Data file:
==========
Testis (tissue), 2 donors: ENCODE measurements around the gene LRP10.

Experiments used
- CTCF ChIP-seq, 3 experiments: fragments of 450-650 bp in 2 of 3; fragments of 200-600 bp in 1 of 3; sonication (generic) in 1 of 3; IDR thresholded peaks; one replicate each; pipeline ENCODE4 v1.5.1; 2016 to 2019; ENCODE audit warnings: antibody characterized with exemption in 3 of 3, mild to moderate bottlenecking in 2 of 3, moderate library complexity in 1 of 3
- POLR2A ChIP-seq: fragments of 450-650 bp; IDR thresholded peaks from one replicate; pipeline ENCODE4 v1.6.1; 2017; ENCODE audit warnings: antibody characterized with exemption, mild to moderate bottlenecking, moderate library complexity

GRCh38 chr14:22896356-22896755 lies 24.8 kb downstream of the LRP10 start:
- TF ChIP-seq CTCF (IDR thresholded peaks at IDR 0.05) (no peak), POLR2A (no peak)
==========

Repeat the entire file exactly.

Testis (tissue), 2 donors: ENCODE measurements around the gene LRP10.

Experiments used
- CTCF ChIP-seq, 3 experiments: fragments of 450-650 bp in 2 of 3; fragments of 200-600 bp in 1 of 3; sonication (generic) in 1 of 3; IDR thresholded peaks; one replicate each; pipeline ENCODE4 v1.5.1; 2016 to 2019; ENCODE audit warnings: antibody characterized with exemption in 3 of 3, mild to moderate bottlenecking in 2 of 3, moderate library complexity in 1 of 3
- POLR2A ChIP-seq: fragments of 450-650 bp; IDR thresholded peaks from one replicate; pipeline ENCODE4 v1.6.1; 2017; ENCODE audit warnings: antibody characterized with exemption, mild to moderate bottlenecking, moderate library complexity

GRCh38 chr14:22896356-22896755 lies 24.8 kb downstream of the LRP10 start:
- TF ChIP-seq CTCF (IDR thresholded peaks at IDR 0.05) (no peak), POLR2A (no peak)